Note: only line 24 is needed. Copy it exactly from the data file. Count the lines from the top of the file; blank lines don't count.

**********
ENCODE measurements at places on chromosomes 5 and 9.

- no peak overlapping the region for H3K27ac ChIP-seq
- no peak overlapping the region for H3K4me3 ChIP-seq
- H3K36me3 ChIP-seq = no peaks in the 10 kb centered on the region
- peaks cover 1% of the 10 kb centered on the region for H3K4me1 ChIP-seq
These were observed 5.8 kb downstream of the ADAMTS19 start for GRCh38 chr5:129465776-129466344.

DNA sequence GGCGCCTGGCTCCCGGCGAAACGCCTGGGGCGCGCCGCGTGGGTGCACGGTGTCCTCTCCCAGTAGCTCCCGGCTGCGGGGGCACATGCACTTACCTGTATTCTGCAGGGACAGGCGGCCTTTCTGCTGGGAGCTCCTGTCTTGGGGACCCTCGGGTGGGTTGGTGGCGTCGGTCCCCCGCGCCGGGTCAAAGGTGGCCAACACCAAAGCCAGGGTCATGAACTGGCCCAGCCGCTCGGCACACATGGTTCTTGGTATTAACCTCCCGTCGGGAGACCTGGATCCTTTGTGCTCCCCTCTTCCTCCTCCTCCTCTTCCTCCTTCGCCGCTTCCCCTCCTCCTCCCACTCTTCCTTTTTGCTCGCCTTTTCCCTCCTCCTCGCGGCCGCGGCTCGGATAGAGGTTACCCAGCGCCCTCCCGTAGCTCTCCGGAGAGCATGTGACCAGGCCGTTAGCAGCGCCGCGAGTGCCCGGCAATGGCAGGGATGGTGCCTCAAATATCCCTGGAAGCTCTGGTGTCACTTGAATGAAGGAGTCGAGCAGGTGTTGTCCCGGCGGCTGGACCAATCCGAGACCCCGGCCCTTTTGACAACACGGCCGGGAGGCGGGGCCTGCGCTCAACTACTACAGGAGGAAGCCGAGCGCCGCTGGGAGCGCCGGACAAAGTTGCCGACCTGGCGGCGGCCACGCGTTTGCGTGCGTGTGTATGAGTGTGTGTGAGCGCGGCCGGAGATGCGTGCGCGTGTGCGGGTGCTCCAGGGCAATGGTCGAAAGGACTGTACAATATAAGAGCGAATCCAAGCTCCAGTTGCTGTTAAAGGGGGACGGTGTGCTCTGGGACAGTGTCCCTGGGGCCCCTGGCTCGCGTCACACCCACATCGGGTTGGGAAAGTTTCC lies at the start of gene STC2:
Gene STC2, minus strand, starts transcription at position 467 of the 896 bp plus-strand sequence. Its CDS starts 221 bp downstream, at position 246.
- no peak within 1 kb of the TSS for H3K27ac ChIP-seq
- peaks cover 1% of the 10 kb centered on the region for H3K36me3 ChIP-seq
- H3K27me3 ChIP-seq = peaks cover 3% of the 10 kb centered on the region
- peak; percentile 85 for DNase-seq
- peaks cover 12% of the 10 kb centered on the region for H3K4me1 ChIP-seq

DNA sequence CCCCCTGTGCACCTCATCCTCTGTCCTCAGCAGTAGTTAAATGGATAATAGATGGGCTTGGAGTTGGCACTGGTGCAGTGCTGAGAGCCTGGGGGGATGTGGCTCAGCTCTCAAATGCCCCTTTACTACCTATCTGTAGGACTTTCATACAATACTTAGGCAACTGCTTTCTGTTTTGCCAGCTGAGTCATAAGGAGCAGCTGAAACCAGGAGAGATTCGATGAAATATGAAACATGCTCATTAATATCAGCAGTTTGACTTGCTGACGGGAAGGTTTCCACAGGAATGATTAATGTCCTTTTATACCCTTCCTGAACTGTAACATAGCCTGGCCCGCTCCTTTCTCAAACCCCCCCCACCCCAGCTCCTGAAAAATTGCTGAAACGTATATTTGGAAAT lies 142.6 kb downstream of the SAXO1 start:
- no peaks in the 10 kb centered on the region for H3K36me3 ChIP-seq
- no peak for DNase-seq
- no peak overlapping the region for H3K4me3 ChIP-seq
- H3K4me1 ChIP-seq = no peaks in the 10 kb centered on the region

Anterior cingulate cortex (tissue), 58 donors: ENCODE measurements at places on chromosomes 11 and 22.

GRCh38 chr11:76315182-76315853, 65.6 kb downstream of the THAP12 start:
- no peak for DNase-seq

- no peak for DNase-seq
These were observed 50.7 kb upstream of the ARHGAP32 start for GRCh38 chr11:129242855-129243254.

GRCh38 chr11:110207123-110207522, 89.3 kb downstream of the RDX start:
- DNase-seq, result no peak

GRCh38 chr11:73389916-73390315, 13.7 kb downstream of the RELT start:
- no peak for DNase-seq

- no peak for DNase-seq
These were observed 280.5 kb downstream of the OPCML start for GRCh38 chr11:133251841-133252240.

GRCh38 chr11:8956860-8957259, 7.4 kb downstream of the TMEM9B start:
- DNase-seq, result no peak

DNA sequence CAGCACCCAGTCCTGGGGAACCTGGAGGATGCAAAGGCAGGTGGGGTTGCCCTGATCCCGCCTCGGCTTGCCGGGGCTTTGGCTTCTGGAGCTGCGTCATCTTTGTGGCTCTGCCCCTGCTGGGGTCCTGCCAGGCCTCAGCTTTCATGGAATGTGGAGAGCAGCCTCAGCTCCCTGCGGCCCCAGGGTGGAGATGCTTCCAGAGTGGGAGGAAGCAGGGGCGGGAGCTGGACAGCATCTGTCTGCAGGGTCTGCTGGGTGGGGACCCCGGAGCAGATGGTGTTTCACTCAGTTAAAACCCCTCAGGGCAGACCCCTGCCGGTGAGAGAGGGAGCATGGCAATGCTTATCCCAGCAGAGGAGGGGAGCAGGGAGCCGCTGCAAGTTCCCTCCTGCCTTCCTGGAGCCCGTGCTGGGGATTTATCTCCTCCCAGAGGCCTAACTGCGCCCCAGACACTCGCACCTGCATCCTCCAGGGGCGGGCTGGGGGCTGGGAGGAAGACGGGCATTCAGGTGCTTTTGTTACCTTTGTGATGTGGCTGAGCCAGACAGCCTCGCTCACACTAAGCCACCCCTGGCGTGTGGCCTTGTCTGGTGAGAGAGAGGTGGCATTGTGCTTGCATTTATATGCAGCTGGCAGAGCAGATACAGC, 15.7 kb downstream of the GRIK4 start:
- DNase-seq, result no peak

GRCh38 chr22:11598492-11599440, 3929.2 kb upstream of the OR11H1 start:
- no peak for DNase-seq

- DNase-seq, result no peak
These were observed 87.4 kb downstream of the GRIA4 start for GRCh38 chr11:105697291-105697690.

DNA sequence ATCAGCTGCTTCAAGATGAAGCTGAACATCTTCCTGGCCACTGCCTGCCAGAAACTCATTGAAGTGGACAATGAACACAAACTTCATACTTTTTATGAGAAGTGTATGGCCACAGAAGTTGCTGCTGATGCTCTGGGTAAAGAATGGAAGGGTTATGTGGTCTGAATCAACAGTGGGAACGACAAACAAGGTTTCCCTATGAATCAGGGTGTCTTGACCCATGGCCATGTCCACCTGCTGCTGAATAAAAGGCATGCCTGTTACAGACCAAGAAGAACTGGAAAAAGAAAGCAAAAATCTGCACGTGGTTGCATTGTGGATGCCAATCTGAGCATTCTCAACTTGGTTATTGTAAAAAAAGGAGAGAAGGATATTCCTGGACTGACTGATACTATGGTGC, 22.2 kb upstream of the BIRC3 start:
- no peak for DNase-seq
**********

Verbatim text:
GRCh38 chr11:110207123-110207522, 89.3 kb downstream of the RDX start: